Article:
The trailer for Gods of Egypt suggests Hollywood is in no rush to break one of its most repellent habits.
On Tuesday the first trailer for Alex Proyas’ upcoming swords-and-sandals epic Gods of Egypt was released. Aside from providing audiences with an early glimpse of what already looks a safe bet for the stupidest blockbuster of 2016, the occasion of this teaser launch is noteworthy for highlighting an issue that refuses to go away. “Whitewashing” might be a glib term for what is a serious artistic blind spot that persists at the very top end of the scale, but it’s an accurate way to describe the process by which a film set in a time and place historically devoid of white faces is presented, in its dramatised form, as being chock full of them.
While it is necessary to call out this Old Hollywood hangover every time it resurfaces (and boy, has it resurfaced with a vengeance in recent years), it is equally important to try and pinpoint the reasons why this particular habit has been allowed to blight Western popular culture for so long.
Ridley Scott’s now infamous comments on the casting of white leads in his 2014 film Exodus: Gods and Kings pretty much sums up Hollywood’s outmoded attitude: “I can’t mount a film of this budget, where I have to rely on tax rebates in Spain, and say that my lead actor is Mohammad so-and-so from such-and-such. I’m just not going to get it financed. So the question doesn’t even come up.” More recently, when asked to explain the casting of Rooney Mara as a lily-white Tiger Lily in Pan, director Joe Wright explained that, “J.M. Barrie is not specific in the book where the ‘native tribe’ comes from. [Tiger Lily is] the best and smartest warrior in the film. That felt more important to me than placating other concerns.”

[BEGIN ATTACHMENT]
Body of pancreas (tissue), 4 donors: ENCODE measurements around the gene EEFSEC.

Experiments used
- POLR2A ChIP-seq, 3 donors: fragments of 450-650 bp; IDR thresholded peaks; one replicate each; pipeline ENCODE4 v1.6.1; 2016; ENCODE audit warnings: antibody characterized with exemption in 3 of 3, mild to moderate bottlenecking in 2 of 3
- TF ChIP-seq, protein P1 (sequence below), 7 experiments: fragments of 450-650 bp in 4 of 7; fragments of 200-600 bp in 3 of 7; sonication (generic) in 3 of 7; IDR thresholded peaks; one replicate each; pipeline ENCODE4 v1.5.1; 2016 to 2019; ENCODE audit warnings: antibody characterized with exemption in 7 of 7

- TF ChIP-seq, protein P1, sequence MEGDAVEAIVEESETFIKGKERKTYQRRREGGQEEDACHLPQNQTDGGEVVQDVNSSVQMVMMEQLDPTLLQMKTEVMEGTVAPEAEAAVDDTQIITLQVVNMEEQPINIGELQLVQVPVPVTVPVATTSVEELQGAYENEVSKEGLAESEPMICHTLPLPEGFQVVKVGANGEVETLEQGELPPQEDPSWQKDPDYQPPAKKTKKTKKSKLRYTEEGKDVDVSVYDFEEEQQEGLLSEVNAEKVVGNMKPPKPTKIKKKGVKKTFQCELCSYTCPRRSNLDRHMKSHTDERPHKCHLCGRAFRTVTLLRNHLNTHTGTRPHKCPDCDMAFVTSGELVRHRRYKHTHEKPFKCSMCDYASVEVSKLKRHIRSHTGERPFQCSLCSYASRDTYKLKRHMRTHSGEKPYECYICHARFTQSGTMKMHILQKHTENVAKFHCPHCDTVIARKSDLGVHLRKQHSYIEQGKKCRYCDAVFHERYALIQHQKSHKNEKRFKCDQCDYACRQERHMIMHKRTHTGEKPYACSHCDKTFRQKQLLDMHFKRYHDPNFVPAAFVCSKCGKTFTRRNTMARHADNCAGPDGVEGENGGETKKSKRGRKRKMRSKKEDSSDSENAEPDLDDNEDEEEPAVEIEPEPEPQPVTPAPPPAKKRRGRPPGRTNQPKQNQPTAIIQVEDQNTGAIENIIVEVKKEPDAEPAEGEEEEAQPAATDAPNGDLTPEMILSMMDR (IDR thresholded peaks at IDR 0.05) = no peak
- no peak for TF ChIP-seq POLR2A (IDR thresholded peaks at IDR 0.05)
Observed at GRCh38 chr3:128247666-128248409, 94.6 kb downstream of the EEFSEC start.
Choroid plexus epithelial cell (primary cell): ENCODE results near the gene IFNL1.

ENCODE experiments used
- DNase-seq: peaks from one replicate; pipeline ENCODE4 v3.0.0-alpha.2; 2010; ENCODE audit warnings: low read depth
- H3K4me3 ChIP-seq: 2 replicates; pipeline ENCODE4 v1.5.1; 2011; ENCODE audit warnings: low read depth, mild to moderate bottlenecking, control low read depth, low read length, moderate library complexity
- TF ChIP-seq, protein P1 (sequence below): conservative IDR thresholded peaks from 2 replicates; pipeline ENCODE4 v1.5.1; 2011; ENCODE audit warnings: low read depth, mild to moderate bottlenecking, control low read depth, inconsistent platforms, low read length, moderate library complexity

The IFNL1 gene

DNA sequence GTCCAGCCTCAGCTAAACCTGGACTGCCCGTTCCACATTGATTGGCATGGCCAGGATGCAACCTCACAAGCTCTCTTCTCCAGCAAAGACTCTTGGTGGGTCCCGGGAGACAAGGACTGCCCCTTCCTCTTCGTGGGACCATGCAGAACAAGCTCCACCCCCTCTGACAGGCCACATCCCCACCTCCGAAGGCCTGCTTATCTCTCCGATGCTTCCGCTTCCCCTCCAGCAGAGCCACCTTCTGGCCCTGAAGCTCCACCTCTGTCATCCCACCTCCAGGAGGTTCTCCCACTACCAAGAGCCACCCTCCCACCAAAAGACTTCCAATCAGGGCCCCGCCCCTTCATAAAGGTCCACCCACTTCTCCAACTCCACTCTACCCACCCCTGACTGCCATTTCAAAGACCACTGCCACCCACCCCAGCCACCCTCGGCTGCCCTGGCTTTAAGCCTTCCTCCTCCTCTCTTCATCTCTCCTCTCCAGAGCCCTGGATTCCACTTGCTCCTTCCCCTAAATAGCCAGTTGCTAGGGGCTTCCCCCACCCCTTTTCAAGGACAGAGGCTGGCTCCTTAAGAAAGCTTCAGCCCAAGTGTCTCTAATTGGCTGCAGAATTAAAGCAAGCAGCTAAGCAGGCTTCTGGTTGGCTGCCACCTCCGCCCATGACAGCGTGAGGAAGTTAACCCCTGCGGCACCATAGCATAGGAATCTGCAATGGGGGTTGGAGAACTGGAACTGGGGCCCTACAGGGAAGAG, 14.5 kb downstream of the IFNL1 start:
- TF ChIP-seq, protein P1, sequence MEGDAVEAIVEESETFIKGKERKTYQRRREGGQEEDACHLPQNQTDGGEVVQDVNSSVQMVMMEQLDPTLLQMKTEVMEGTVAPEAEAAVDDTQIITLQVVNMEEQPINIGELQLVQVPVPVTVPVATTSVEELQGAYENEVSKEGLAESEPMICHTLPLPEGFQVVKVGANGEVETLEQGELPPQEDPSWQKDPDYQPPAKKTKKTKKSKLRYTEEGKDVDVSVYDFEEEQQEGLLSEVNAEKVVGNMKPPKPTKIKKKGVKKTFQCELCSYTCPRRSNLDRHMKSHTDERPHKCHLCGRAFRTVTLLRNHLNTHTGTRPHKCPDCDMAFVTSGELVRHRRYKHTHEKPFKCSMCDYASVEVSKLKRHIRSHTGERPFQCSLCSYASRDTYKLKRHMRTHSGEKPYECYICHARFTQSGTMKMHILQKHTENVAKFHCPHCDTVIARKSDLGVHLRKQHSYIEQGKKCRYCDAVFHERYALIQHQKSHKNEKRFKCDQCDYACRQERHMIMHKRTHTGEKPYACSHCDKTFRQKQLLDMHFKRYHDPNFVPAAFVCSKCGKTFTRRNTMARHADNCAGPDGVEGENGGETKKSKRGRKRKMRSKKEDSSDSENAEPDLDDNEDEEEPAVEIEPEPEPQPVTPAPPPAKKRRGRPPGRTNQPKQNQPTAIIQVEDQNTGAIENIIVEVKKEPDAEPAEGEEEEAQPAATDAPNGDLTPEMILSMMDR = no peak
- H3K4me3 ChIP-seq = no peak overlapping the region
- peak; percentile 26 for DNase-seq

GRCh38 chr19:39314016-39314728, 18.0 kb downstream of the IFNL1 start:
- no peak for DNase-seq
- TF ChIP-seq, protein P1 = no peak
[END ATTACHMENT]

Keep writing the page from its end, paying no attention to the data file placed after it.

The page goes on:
In both cases each director calls into question the disparity between creative control and the commercially-driven external pressures that are commonly regarded as a necessary evil in Hollywood, the inference being that ethics and ethnic authenticity are simply not a top priority for studios and by extension filmmakers. Yet given their respective prominence and reputations as so-called “visionaries”, is it really too much to ask Scott and Wright to apply the same level of attention to detail to casting and characterisation as they demonstrate across all others aspects of pre-production?
We may wring our hands whenever whitewashed characters (this year alone, The Martian, Pan and Aloha have kept the topic hot) appear on our screens, yet part of the problem is that it is often difficult to know who to point the finger at. Filmmakers and casting directors must all be held accountable to a degree, but the reality is that the root of the issue runs much deeper. What is clear is that it’s time for the blame to stop being shifted onto audiences, who are routinely spoon-fed PR spin that serves to reinforce the view that mainstream cinemagoers are simply passive consumers clamouring for more of the same.
A Pavlovian rap across the knuckles of the big studios may eventually hammer home the point that dubious casting choices do not go unnoticed. But for anyone who recognises the importance of casting actors who can realistically represent the characters they are hired to portray, the best short-term policy is to save your money for films which you believe reflect social progress.
There is now a pressing need for more visible diversity in Western cinema, which as it stands risks ostracizing itself from an ever-expanding global film market. For as long as studios are seen giving white actors the opportunity to play characters of other ethnic origin, Hollywood will continue to occupy dangerous ground. In championing art and storytelling that seeks to accurately represent the culture and history from which it emerges, we risk nothing except broadening our collective understanding of the world.
What the Gods of Egypt trailer posits is that Egyptian deities, being of mythical origin, somehow transcend race. Filling the screen with prominent white faces (in this case Gerard Butler and Nikolaj Coster-Waldau), pushes the suspension of disbelief over the edge. In 2015, with the conversation consistently revolving around the need for change, it’s time we consigned this brazen racial ignorance to ancient history.
What are your thoughts on Gods of Egypt? Watch the trailer and share your reaction with us @LWLies
Published 18 Nov 2015